How to Add Unique Image Class in WordPress

If you want to dynamically add your own class to every image added from WordPress Editor then use following code. Add the code into your theme’s functions.php file and change the class according to your requirement.

function wphe_image_class_filter($classes) {
	return $classes . ' your_class_name_here'; //make sure to add a space in front of the class name
}
add_filter('get_image_tag_class', 'wphe_image_class_filter');

How to Bulk Remove Featured Images in WordPress

In WordPress, you can only remove post featured image one by one by editing each post and clicking on the “Remove Featured Image” link, which  is easier to do if you have only few posts but if you have hundreds of posts then removing them one by one can be a daunting task.  But fear not, there is a simpler and easier way to bulk remove  featured image in WordPress.

Copy the following code and paste it in your theme’s functions.php file.

global $wpdb;
$wpdb->query( "
    DELETE FROM $wpdb->postmeta 
    WHERE meta_key = '_thumbnail_id'
" );

Note: This code will only remove the featured image from the posts, It will not delete the images from your Media Library or from your uploads folder.

Copy the code and open your site’s Dashboard  and it will immediately remove all the featured image.  After that, please go back to your theme’s functions.php and remove the code from the file or else it will keep removing the featured images afterwards.

Hope this article helped you.

How to Show Default Image if Featured Image is not Added

The “the_post_thumbnail()” function for featured image in WordPress does not shows anything if a featured image is not attached to the post. In case you want to show a default image in your theme if a user has not attached any featured image then use following script:

     <a href="<?php the_permalink(); ?>"> // adds a hyperlink to the image
        <?php
        if ( has_post_thumbnail() ) { //check if featured image is added or not
            the_post_thumbnail( 'medium', array( 'class' => 'img-responsive' )  );  //echos featured image if added
        } 
        else {
        ?>
        <img src="<?php echo get_template_directory_uri(); ?>/images/defaultimg.png" class="img-responsive" alt="">  // outputs default image if not . change the url to match your image.                              
        <?php } ?>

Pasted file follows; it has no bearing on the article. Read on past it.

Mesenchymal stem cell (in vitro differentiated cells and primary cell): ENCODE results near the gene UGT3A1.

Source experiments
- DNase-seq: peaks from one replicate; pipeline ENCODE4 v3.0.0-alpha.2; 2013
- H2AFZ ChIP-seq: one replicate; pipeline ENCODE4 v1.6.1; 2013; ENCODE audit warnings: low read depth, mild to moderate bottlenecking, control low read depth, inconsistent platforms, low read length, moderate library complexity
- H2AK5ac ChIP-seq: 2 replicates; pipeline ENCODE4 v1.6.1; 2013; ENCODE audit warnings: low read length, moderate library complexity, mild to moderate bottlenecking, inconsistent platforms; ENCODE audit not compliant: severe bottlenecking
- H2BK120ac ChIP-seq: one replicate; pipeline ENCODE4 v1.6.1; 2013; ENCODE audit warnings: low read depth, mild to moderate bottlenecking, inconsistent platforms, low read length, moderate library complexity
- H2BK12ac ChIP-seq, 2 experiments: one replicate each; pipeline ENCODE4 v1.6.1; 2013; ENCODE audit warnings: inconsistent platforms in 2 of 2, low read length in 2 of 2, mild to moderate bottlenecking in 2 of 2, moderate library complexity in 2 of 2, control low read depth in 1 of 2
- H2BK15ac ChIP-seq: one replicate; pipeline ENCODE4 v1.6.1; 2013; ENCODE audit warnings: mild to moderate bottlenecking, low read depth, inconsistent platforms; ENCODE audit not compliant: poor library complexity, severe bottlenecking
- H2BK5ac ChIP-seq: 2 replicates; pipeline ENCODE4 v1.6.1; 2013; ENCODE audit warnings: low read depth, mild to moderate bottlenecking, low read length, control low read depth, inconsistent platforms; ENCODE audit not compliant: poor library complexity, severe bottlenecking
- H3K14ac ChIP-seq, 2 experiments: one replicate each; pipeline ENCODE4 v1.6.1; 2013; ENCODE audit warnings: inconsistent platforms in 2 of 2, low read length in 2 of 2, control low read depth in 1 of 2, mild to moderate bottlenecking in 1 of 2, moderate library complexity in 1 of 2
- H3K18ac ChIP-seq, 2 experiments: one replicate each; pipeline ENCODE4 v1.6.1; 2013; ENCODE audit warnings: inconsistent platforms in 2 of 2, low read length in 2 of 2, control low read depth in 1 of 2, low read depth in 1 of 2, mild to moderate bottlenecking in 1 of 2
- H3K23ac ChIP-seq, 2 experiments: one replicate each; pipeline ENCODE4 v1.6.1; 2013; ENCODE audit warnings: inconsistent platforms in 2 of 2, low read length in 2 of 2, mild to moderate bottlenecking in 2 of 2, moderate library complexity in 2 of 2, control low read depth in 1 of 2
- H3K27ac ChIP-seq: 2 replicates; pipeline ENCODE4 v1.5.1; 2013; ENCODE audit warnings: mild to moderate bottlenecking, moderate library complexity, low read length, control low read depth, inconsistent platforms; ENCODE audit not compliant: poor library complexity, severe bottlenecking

</a>                            

How to Hide Admin Bar for Logged in Users

If you have a WordPress site where end users have to login and you do not want to show the Admin bar to those users then you can disable the Admin bar globally for all users by adding following line of code into your theme’s functions.php file.

//Disable WordPress Admin Bar for all users. */
show_admin_bar(false);

If you want to disable the Admin Bar for end user but still want to show it for Administrator then use following code:

//Disable WordPress Admin Bar for all users except admins */
function wphelp_remove_adminbar() {
if (!current_user_can('administrator') && !is_admin()) {
  show_admin_bar(false);
}
}
add_action('after_setup_theme', 'wphelp_remove_adminbar');

Change WordPress Login Page Logo

Ever wanted to change the default WordPress logo from the wp-login.php page? Well you can do that easily. Copy following snippet and paste it in your theme’s functions.php file and edit the URL of the image.

// login page logo

function wphelp_login_logo() { ?>

<style type="text/css">
	h1 a {
		background-image: url(<?php echo get_template_directory_uri(); ?>/img/text-logo.png) !important;
		width:300px !important;
		height:100px !important;
		background-size: 300px!important;
		}			
</style>

<?php
}
add_action('login_head', 'wphelp_login_logo');

How to add DNS Prefetch in a WordPress Theme without using Plugin

Go to Google, search for any keyword, hold two seconds and then click the first link, that site will open instantly on your browser without showing you any loading progress.  That is called DNS Preftech.

Google defines it as:

DNS prefetching is an attempt to resolve domain names before a user tries to follow a link. This is done using the computer’s normal DNS resolution mechanism; no connection to Google is used.

So, basically what is happening is that your browser downloads and saves the URL in its buffer and as soon as you click that link it shows you the page from its buffer rather than pulling it from the server. As a developer you cannot know which link your user might click but on certain pages you can anticipate which link a user might click.

For an example, on a blog archive page – a user might click the first news whereas on the single post/page a user might click the home link or the logo to visit the homepage on your site. So, you can add DNS Prefetching for these links based on what you think your user might click next.  You can use the following code snippet and and paste it your theme’s functions.php to enable DNS Prefetching in single post .

if( ! function_exists( 'wphelp_dns_prefetch' ) ) :

	function wphelp_dns_prefetch(){
		
		if ( is_singular() ) { 
                  echo '<link rel="prefetch" href="' .esc_url( home_url() ) . '">';				
                   echo '<link rel="prerender" href="' .esc_url( home_url() ) . '">';				
		}

	}

endif;

add_action('wp_head', 'wphelp_dns_prefetch');

This snippet will enable DNS Prefetching on single post, so when a user is on single post or page or any custom post type and clicks on the link for homepage then the homepage will open without any delay.

Note: DNS Prefetching only works with HTTP2. So if your server does not supports HTTP2 then this will not work.